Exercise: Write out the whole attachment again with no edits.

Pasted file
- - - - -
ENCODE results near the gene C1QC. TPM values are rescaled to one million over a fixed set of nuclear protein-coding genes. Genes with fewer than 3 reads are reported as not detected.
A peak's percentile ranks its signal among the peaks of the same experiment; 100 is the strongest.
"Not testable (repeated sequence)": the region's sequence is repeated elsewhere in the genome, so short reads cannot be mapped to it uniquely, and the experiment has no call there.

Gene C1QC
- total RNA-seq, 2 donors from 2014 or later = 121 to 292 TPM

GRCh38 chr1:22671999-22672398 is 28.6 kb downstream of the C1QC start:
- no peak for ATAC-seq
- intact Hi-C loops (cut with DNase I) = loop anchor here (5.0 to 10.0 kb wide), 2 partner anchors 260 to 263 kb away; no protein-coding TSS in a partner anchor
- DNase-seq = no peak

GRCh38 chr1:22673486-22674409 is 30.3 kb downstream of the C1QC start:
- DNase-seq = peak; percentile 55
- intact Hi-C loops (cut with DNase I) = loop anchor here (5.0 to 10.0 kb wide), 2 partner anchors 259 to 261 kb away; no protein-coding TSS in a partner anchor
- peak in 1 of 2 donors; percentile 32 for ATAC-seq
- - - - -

ENCODE results near the gene C1QC. TPM values are rescaled to one million over a fixed set of nuclear protein-coding genes. Genes with fewer than 3 reads are reported as not detected.
A peak's percentile ranks its signal among the peaks of the same experiment; 100 is the strongest.
"Not testable (repeated sequence)": the region's sequence is repeated elsewhere in the genome, so short reads cannot be mapped to it uniquely, and the experiment has no call there.

Gene C1QC
- total RNA-seq, 2 donors from 2014 or later = 121 to 292 TPM

GRCh38 chr1:22671999-22672398 is 28.6 kb downstream of the C1QC start:
- no peak for ATAC-seq
- intact Hi-C loops (cut with DNase I) = loop anchor here (5.0 to 10.0 kb wide), 2 partner anchors 260 to 263 kb away; no protein-coding TSS in a partner anchor
- DNase-seq = no peak

GRCh38 chr1:22673486-22674409 is 30.3 kb downstream of the C1QC start:
- DNase-seq = peak; percentile 55
- intact Hi-C loops (cut with DNase I) = loop anchor here (5.0 to 10.0 kb wide), 2 partner anchors 259 to 261 kb away; no protein-coding TSS in a partner anchor
- peak in 1 of 2 donors; percentile 32 for ATAC-seq